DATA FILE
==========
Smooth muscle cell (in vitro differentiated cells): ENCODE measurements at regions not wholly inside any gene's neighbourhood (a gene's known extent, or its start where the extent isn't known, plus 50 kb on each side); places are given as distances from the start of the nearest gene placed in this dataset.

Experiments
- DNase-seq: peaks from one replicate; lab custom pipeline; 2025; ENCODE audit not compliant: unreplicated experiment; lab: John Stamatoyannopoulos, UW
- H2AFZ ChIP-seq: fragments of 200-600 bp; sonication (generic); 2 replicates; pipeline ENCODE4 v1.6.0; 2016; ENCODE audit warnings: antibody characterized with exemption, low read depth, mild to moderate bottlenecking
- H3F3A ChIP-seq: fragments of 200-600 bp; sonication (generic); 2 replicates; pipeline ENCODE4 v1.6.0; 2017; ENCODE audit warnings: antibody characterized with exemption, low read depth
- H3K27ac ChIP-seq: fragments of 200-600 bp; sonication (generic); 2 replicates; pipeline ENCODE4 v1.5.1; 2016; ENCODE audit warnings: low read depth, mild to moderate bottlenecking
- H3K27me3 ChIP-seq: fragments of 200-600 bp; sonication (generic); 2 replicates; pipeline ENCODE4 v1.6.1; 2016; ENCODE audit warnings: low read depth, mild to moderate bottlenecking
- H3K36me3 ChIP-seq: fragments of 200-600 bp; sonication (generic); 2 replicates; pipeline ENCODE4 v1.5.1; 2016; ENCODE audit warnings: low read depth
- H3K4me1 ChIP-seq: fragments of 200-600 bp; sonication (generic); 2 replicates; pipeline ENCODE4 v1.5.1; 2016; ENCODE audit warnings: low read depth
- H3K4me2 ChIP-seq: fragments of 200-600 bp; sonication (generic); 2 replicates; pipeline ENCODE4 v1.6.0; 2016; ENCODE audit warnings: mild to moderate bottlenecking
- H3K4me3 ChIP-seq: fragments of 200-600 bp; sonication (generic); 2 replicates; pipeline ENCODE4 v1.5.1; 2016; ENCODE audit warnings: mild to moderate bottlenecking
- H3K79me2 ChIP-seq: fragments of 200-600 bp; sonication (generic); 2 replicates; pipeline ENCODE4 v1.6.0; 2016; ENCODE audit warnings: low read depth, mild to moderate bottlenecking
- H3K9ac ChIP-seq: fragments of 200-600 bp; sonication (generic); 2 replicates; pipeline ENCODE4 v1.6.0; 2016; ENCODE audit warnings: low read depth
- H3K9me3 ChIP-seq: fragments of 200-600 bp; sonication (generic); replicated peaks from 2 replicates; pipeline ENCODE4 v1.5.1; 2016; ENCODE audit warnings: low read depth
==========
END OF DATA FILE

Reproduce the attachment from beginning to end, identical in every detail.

Smooth muscle cell (in vitro differentiated cells): ENCODE measurements at regions not wholly inside any gene's neighbourhood (a gene's known extent, or its start where the extent isn't known, plus 50 kb on each side); places are given as distances from the start of the nearest gene placed in this dataset.

Experiments
- DNase-seq: peaks from one replicate; lab custom pipeline; 2025; ENCODE audit not compliant: unreplicated experiment; lab: John Stamatoyannopoulos, UW
- H2AFZ ChIP-seq: fragments of 200-600 bp; sonication (generic); 2 replicates; pipeline ENCODE4 v1.6.0; 2016; ENCODE audit warnings: antibody characterized with exemption, low read depth, mild to moderate bottlenecking
- H3F3A ChIP-seq: fragments of 200-600 bp; sonication (generic); 2 replicates; pipeline ENCODE4 v1.6.0; 2017; ENCODE audit warnings: antibody characterized with exemption, low read depth
- H3K27ac ChIP-seq: fragments of 200-600 bp; sonication (generic); 2 replicates; pipeline ENCODE4 v1.5.1; 2016; ENCODE audit warnings: low read depth, mild to moderate bottlenecking
- H3K27me3 ChIP-seq: fragments of 200-600 bp; sonication (generic); 2 replicates; pipeline ENCODE4 v1.6.1; 2016; ENCODE audit warnings: low read depth, mild to moderate bottlenecking
- H3K36me3 ChIP-seq: fragments of 200-600 bp; sonication (generic); 2 replicates; pipeline ENCODE4 v1.5.1; 2016; ENCODE audit warnings: low read depth
- H3K4me1 ChIP-seq: fragments of 200-600 bp; sonication (generic); 2 replicates; pipeline ENCODE4 v1.5.1; 2016; ENCODE audit warnings: low read depth
- H3K4me2 ChIP-seq: fragments of 200-600 bp; sonication (generic); 2 replicates; pipeline ENCODE4 v1.6.0; 2016; ENCODE audit warnings: mild to moderate bottlenecking
- H3K4me3 ChIP-seq: fragments of 200-600 bp; sonication (generic); 2 replicates; pipeline ENCODE4 v1.5.1; 2016; ENCODE audit warnings: mild to moderate bottlenecking
- H3K79me2 ChIP-seq: fragments of 200-600 bp; sonication (generic); 2 replicates; pipeline ENCODE4 v1.6.0; 2016; ENCODE audit warnings: low read depth, mild to moderate bottlenecking
- H3K9ac ChIP-seq: fragments of 200-600 bp; sonication (generic); 2 replicates; pipeline ENCODE4 v1.6.0; 2016; ENCODE audit warnings: low read depth
- H3K9me3 ChIP-seq: fragments of 200-600 bp; sonication (generic); replicated peaks from 2 replicates; pipeline ENCODE4 v1.5.1; 2016; ENCODE audit warnings: low read depth